The Appeal of the "Underdog"

Costa Rica’s National Soccer Team

It’s so exciting to be in Costa Rica this summer, with the national soccer team carving out its little piece of history in the World Cup.

A couple weeks ago, even Costa Ricans were doubtful that their team would make it past the first round. Group D, which included Uruguay, Italy, and England, was popularly referred to as El Grupo de la Muerte, or “The Group of Death”.

Then on June 14th, Costa Rica defeated Uruguay with a stunning 3-1 win. Since then, the entire country has watched each game with bated breath, and celebrated each victory with increasing confidence and enthusiasm.

I watched yesterday’s game against Greece on a small, old-style television set here in Las Cruces. We were a modest group, but we packed the room that was available to us. Many NAPIRE students and mentors opted to travel to nearby San Vito to see the event in restaurants and bars. It was a long and difficult game; toward the end our collective experience degenerated into a series of groans and cheers. We were all sweating so much our little room began to smell like a futbol locker.

Keylor Navas and Michael Umaña moments after making
history.

When Keylor Navas deflected Greece’s fourth shot, everyone in the room fell silent. Those seconds while Michael Umaña stepped forward, set down the ball, and prepared for his kick were probably the longest I’ve ever experienced during a soccer game.

Then in split second, it was over. The ball shot past Karnezis, and Costa Rica had won.

Costa Rica had WON!!

Shouts, dancing, and hugs exploded not only in our little TV room in Las Cruces, but across the nation.  For hours after the game, one could watch televised reports of the riot of celebration that took hold of Costa Ricans everywhere.

I’ve sung the praises of Costa Rica many times and for many reasons. Once again I’m impressed by how this little country holds in own in the big leagues, in politics, conservation, and now in sports. Not without effort, and certainly not without cost. But always with a sense of joyful determination, a passion for the game that often pays off.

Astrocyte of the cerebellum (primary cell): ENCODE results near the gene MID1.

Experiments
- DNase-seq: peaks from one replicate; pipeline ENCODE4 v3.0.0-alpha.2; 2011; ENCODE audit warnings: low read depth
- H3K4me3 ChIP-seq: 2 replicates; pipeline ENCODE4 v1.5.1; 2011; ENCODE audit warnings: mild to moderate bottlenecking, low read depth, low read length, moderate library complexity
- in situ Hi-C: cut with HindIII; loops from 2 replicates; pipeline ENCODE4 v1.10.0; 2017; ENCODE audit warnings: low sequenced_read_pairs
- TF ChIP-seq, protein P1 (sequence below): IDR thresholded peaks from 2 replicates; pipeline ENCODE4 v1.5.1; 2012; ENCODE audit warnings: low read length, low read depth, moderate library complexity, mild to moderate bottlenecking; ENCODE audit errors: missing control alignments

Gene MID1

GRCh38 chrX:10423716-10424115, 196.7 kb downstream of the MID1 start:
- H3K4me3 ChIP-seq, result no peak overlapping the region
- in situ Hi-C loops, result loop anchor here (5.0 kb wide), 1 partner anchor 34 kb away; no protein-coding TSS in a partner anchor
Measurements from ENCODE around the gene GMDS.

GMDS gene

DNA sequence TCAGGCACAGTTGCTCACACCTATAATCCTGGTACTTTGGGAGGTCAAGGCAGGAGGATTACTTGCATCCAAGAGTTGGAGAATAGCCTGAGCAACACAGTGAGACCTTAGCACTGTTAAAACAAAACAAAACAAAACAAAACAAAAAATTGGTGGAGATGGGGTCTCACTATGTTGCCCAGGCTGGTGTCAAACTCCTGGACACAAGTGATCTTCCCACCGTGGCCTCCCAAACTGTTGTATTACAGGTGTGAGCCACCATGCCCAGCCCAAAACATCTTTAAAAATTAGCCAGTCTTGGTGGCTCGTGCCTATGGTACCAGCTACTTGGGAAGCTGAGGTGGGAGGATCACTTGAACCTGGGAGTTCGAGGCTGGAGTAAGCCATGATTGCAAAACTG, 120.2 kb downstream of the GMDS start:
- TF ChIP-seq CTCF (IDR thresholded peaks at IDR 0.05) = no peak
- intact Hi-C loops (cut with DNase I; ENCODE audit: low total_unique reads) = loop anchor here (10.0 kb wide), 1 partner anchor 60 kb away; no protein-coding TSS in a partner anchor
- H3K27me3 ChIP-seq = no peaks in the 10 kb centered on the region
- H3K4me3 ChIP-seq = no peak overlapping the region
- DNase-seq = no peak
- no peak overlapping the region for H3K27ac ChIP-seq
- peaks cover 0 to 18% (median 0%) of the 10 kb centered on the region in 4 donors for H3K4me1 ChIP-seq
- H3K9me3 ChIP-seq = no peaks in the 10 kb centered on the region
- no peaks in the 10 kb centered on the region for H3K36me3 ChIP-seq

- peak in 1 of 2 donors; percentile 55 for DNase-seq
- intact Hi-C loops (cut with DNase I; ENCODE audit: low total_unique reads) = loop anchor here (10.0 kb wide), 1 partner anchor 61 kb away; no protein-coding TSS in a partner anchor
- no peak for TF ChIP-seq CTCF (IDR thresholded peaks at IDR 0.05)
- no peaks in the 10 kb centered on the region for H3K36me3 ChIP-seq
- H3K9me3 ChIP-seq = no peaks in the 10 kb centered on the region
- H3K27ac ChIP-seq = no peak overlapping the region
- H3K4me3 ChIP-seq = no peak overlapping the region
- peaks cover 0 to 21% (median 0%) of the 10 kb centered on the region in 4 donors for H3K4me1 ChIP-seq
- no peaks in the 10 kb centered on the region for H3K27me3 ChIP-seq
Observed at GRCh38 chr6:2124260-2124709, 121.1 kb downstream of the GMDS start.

Costa Ricans celebrate the win against Greece in one
of the major intersections of San Jose.

As a Gringa, I sometimes think my own country has lost something along the way when I witness events like these. We no longer seem to have national projects, not even in sports, that pull us together as a nation, and the fill us with shared joy when an extraordinary goal is reached.  The Olympics used to fill that hole, but those games don’t seem to resonate among Americans like they used to when I was a little girl. The Space Program was another effort that brought the nation together decades ago, but that too has fallen out of fashion with the current generation.

Tomorrow, the U.S. team will play Belgium in the World Cup, hoping for its own spot in the Round of Eight. I’ll be watching that game with baited breath, too. I hope we win, but even if we do, I know the party back home won’t be nearly as good as yesterday’s party in Costa Rica.

…Let me just close by saying that I simply must use the name Keylor in one of my future fantasy novels.

Pura Vida.
Felicidades, Costa Rica!

Will Hahn on the Good Fight

I’m delighted today to welcome author Will Hahn, as part of his blog tour for the new release Judgement’s Tale from Games of Chance. 

Will Hahn has been in love with heroic tales since age four, when his father read him the Lays of Ancient Rome and the Tales of King Arthur.  He taught Ancient-Medieval History for years, but the line between this world and others has always been thin; the far reaches of fantasy, like the distant past, still bring him face to face with people like us, who have choices to make.

Will didn’t always make the right choices when he was young. Any stick or vaguely stick-like object became a sword in his hands, to the great dismay of his five sister. Everyone survived, in part by virtue of a rule forbidding him from handling umbrellas, ski poles, curtain rods and more.

Will has written about the Lands of Hope since his college days (which by now are also part of ancient history). With the publication of Judement’s Tale Part One, Games of Chance, he begins at last to tell the tale of the Land’s most unique hero, The Man in Grey.

I’ve never had a post about writing fight scenes on this blog, so I’ve asked Will to do one as part of his tour.

Will is also raffling off a FREE copy of Tales of Hope, so make sure you enter the giveaway for a chance to win a great read.

Worth Fighting For: How to Write Combat

When Karin first asked me to do this post I was quaking with excitement. Ancient-Medieval History major, military history nut, figurines on my shelves, cardboard counter wargames all over the table, maps on the walls. I’m the guy your mom didn’t need to warn you about- you could warn yourself just fine. I know the difference between a mace and a main-gauche (it’s a big one) or a morningstar (not so big). More bits of useless trivia than you could shake a rhomphast at (after all, eight feet long with a hammer on one end, that’s tough to shake).